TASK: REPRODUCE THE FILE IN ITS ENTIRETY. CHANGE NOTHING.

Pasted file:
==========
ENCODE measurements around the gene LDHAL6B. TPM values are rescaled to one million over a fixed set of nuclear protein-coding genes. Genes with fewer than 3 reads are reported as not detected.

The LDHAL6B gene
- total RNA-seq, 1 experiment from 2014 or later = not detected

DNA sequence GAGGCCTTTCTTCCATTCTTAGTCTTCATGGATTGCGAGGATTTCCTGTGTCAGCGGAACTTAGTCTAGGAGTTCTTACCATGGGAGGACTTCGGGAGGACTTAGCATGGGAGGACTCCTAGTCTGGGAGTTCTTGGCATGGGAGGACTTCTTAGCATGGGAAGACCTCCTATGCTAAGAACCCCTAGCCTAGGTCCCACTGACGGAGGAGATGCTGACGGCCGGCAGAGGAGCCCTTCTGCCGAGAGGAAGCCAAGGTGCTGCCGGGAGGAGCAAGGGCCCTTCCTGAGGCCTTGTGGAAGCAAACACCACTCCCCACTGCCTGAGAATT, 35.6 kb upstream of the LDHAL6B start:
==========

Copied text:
ENCODE measurements around the gene LDHAL6B. TPM values are rescaled to one million over a fixed set of nuclear protein-coding genes. Genes with fewer than 3 reads are reported as not detected.

The LDHAL6B gene
- total RNA-seq, 1 experiment from 2014 or later = not detected

DNA sequence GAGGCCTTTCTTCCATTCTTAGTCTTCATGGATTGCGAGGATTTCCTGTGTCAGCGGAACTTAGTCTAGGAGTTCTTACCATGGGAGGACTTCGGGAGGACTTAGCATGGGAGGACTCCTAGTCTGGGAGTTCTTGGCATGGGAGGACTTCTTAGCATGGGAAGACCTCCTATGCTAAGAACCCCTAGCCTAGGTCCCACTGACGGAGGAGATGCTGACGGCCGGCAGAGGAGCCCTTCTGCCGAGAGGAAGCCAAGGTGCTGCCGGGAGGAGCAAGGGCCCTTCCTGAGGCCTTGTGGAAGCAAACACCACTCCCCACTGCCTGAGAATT, 35.6 kb upstream of the LDHAL6B start: